The news of Louisiana Democrat Rep. Cedric Richmond’s impending resignation for a White House gig overshadowed what will become a more consequential and longer-term promotion within the state’s congressional delegation that will amplify the state’s clout in Washington for perhaps decades to come.
Having Richmond serve as a top aide in – assuming this holds true after various legal controversies and ballot recounts – a Democrat former Vice Pres. Joe Biden Administration certainly will give the state inroads into the highest levels of the executive branch. But, realistically, this won’t last long. Biden seems unlikely to serve more than one term – if even that long – and Richmond may not even stick around that long.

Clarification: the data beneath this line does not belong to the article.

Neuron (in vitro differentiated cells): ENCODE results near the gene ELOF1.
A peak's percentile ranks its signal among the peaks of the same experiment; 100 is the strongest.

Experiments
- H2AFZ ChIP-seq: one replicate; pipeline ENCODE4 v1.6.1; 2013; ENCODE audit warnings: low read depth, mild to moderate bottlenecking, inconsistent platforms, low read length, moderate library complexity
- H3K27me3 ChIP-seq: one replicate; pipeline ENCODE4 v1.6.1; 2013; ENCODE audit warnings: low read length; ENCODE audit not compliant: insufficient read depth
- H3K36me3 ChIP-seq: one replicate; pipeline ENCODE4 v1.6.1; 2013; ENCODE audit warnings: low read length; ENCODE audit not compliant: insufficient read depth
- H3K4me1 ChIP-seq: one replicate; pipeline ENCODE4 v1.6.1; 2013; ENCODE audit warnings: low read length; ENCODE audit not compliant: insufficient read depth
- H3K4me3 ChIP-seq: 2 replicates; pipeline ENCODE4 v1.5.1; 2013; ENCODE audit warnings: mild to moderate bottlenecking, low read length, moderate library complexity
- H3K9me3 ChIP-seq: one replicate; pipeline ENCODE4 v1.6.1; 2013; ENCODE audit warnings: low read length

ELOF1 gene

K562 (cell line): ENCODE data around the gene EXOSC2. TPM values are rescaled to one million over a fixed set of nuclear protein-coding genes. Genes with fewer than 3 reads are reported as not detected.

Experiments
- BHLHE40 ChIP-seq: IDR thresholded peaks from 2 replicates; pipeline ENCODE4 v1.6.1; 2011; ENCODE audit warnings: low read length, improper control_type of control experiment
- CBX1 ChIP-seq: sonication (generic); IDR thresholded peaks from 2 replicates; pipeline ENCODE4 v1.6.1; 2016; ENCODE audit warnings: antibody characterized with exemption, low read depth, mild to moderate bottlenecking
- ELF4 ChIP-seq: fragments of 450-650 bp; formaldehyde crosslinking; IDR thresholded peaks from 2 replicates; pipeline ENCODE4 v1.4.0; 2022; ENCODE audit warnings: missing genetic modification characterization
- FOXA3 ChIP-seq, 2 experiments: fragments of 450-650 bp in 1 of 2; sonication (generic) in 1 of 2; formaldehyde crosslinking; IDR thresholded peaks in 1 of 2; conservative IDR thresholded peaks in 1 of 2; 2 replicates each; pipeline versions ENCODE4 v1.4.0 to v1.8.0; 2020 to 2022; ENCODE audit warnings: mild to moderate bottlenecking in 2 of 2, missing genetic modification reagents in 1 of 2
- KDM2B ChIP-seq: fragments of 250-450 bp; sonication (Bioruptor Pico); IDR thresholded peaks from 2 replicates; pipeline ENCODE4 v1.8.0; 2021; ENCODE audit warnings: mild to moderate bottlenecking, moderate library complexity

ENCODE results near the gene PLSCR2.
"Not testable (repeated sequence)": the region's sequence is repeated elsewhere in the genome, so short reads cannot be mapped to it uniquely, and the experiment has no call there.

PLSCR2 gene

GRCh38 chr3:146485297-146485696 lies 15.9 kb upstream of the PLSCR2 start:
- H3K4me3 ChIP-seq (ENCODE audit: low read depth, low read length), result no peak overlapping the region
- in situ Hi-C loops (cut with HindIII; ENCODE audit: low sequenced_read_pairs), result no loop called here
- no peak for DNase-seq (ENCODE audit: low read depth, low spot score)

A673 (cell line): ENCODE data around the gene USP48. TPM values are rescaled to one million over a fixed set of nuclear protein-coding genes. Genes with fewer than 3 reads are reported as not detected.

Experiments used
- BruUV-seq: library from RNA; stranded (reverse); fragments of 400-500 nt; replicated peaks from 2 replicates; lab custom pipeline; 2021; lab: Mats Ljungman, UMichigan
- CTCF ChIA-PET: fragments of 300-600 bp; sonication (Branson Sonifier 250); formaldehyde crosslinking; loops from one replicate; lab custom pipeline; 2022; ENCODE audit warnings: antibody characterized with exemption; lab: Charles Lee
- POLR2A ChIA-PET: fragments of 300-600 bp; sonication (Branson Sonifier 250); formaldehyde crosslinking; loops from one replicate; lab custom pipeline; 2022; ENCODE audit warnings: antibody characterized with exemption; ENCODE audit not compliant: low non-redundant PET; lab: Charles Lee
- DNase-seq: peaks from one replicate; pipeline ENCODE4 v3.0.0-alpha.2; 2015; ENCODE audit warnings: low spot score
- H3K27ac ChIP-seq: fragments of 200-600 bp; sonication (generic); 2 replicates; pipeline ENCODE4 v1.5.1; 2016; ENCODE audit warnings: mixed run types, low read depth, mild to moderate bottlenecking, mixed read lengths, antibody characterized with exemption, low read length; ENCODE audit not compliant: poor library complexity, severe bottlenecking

As for the other majoritarian branch, last week in Republican House caucus elections Louisiana saw First District GOP Rep. Steve Scalise reelected whip without dissent, in power behind only California Republican Rep. Kevin McCarthy, the minority leader. McCarthy thus stands in line to become House Speaker in 2023, with the result of the 2022 midterm elections widely expected to erase Democrats’ narrow advantage to make the GOP the majority. Scalise, then, would become the second most powerful House member.